Economics isn't a science. It is a mistake to think it would be so. Science does not have schools. Only philosophies have schools. The difference between a science and a philosophy is the difference between seeking truth while honestly admitting you don't know it and declaring that truth is something you define. The distinction between science and philosophy with respect to economics is important because economists have an annoying ability to set policy - policy that affects the quality of your lives.
There are reports of at least two people who have been shot in Millington. Emergency crews are responding to 5650 Attu which is listed as the Army National Guard recruiting center. We are told the shooter is in custody. A shelter in place order has been given on the base. Multiple ambulances are on the scene.
The risk of a more meaningful reversion is rising. It is unknown, unexpected and unanticipated events that strike the crucial blow that begins the market rout. Unfortunately, due to the increased impact of high frequency and program trading, reversions are likely to occur faster than most can adequately respond to. This is the danger that exists today. Are we in the third phase of a bull market? Most who read this article will immediately say "no." However, those were the utterances made at the peak of every previous bull market cycle. The reality is that, as investors, we should consider the possibility, evaluate the risk and manage accordingly. With the current bull market now stretching into its fifth year; it seems appropriate to review the three very distinct phases of historical bull market cycles. While the current bull market cycle may not be set to end tomorrow; it seems sensible to take a pause to question mainstream beliefs.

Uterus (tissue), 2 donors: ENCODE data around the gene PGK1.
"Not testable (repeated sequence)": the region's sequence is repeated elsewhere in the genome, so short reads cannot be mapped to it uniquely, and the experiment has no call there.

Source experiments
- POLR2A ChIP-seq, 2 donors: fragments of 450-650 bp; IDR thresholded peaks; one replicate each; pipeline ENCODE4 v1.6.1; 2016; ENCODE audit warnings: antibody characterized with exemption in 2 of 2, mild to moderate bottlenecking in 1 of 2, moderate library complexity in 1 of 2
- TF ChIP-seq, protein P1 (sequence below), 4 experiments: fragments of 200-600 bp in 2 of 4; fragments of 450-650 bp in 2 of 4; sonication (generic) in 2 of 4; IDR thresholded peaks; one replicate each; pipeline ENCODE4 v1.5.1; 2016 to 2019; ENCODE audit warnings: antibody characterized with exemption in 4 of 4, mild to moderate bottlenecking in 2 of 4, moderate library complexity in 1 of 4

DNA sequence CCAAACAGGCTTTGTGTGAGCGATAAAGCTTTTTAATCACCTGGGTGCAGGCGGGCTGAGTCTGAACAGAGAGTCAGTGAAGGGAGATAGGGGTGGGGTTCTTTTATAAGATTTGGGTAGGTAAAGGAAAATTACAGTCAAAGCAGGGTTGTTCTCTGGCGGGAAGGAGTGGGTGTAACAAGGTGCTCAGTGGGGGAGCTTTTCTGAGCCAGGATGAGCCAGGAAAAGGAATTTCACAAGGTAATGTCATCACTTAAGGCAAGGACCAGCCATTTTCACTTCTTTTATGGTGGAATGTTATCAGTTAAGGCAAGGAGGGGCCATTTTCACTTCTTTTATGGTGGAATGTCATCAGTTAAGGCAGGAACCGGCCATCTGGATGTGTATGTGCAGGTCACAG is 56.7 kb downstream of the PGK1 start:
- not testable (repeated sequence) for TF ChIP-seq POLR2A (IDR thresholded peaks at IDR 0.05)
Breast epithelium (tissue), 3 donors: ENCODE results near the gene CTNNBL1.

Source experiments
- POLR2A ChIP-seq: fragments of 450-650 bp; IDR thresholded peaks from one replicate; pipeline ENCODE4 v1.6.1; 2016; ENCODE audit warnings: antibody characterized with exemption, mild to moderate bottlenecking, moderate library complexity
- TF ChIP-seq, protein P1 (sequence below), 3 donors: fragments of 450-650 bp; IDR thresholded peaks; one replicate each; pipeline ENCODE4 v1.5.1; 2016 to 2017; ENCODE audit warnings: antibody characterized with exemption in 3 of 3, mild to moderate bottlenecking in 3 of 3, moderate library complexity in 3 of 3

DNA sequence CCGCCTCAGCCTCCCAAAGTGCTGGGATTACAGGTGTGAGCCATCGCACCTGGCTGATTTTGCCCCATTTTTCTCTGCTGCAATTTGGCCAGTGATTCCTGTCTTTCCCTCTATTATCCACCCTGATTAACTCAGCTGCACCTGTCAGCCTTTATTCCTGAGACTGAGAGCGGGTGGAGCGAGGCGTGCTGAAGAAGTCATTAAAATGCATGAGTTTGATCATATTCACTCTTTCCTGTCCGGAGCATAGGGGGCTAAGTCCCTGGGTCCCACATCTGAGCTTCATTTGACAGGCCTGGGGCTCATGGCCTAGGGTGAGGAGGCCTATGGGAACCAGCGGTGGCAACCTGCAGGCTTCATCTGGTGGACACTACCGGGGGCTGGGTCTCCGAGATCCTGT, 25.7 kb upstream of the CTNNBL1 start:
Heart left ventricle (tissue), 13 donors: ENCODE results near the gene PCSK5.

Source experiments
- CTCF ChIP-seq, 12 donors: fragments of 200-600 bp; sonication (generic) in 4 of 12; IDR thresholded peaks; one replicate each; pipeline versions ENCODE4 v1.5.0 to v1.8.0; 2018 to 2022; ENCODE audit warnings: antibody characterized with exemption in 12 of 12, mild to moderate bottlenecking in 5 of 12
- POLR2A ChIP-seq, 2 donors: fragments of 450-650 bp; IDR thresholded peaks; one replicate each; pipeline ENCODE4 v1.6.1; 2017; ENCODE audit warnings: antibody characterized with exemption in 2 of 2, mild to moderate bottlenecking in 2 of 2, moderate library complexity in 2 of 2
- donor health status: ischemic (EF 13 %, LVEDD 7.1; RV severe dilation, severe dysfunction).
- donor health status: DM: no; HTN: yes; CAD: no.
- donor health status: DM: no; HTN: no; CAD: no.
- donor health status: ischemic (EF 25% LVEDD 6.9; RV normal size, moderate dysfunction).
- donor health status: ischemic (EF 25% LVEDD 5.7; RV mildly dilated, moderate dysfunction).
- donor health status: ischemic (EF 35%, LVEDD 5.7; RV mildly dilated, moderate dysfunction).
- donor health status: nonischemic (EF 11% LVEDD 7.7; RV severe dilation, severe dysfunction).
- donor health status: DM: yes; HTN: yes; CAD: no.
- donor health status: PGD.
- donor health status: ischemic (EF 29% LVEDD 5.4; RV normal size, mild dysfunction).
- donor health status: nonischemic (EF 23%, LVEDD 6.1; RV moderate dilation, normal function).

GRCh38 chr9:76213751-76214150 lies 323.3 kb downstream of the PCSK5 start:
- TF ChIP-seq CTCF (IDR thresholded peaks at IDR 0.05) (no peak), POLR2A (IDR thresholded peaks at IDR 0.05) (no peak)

While the recent track record for Muddy Waters has been uninspiring, their "strong sell" report on NQ Mobile this morning has garnered attention since it has halved the stock's market cap in minutes. NQ is now down 50% on the day having been halted numerous times. Still, if you feel like catching this knife, a full 5 out of 5 analysts that cover the stock have 'buy' recommendations with Topeka's Fred Ziegel topping the list at $33.50 (a 200% rise from current levels). Full report below...